As the philosophy of worship and that of Godhead developed, different aspects were given importance and religious beliefs of Hinduism, Buddhism and Jainism were formulated. Of these, while the origin of Hinduism in Karnataka is not known, it is generally believed Jainism came to Karnataka along with Emperor Chandragupta Maurya, who, in his later life embraced Jainism and along with his preceptor Shruta Kevalin Bhadra Bahu travelled to Shravanabelagola during the late fourth century[7]. While epigraphical evidence supports the arrival of Chandragupta, some scholars believe Jainism came to Karnataka some decades ahead of the emperor[8]. As decided in the Third great Buddhist congregation held at Pataliputra headed by Moggali Putta Tissa, Ashoka sent several distinguished monks were sent to the different parts of India and Sri Lanka, including Karnataka to spread of the sect and to convert people to Buddhism[9]. This resulted in substantial Buddhist architectural and sculptural relics including a mahastupa, Sakya maha chetiya, numerous Brahmi inscriptions as at Kanaginahalli, and other Buddhist sites in the Krishna valley, dared to First and Second Century CE[10]. Other monuments of Buddhist origin are located in and around Banavasi and other sites in Karnataka.

The initial temples were made of mud, bricks, and timber. Over time, these transformed into cave temples and temples built of stone. As time went by, the temple structure was well defined and proper rules in building the temple was established[11]. These rules included proper selection of the land on which the temple would be built and the method of construction. The proportions of the building to the land, direction of the opening and other details was well established in these treaties.

In case of Jaina faith, the initial attempts at idol worship were limited to the engraved footprints of Preceptors and Acharyas, such as that of Bhadra Bahu. The next progression was to have cave temples, such as the once in Aihole and other places. Temples built of stone came next. The initial temples did not have many carvings. However, soon some exquisite carvings and embellishments arrived into the temple building process. This art of temple building reached a pinnacle during the rule of Kalyana Chalukya and Hoysala kings.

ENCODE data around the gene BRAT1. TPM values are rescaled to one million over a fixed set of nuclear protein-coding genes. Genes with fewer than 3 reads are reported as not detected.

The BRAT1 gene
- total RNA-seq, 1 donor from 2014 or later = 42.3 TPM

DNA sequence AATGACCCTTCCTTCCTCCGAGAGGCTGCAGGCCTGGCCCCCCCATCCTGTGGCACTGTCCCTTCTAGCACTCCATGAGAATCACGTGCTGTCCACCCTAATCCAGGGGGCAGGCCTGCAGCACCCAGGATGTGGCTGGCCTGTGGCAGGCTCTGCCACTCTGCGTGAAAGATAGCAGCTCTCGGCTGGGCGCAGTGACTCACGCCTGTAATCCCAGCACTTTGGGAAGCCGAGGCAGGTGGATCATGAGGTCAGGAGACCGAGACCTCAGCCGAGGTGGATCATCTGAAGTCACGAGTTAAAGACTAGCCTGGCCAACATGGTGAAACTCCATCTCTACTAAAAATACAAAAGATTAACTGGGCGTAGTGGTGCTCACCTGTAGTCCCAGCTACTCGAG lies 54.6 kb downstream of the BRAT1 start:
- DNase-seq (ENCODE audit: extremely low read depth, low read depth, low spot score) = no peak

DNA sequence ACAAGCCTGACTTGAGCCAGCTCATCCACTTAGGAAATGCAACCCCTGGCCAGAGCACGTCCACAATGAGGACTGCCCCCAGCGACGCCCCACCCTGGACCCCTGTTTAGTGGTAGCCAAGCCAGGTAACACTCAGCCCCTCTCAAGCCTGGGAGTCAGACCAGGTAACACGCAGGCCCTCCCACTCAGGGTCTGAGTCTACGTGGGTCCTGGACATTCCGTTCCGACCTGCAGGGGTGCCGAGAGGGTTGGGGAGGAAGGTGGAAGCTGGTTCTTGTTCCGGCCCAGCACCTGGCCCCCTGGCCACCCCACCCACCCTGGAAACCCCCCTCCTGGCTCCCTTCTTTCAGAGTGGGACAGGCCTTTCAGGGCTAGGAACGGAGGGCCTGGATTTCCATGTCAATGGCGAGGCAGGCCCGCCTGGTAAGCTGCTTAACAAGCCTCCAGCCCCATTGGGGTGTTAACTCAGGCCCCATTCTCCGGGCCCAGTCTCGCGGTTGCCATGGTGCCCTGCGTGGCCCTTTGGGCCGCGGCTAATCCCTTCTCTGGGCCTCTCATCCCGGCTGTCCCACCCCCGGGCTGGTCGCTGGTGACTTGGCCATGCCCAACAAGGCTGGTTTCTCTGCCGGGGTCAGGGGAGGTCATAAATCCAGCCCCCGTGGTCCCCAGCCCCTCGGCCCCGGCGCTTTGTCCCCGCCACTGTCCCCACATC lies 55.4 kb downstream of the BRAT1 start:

[1] Dr. A Sundara: Early Chamber Tombs of South India [2] R. Mutharasan (Drexel University): Nadukal and Veerakal (Private Communication). [3] N Vanamamalai: Herostone Worship in Ancient south India; Social Scientist, Vol 3, No 10 May 1975. [4] K. Rajan: Territorial Division as Gleaned from Memorial Stones, East and West, Vol. 51, No. 3/4 (December 2001), (Jstor) [5] Kalpana Choudhury: The Megaliths and their associated remains in Dimoria, Assam; Gauhati University [6] Bridget and F. Raymond Allchin: The Birth of Indian Civilization: India and Pakistan Before 500 B.C. [7] A. Sundara: Jainism and Buddhism in early Karnataka: A Contrasting Scenario in their progress and Significance.: Dr M.N. Deshpande Memorial Lecture Indian Archaeological Society January 2017 [8] Desai PB: Jainism in South India and some Jain epigraphs 1957 [9] Ibid. [10] Poonacha, K.P.: Excavations At Kanaganahalli, Archaeological Survey of India 2011. [11] Stella Kramrisch: The Hindu Temple (II Vol); Motilal Banarsidas.

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Sukumar Talpady
Sukumar Talpady
May 22, 2021

Good article very nicely presented with photographs. Congrats.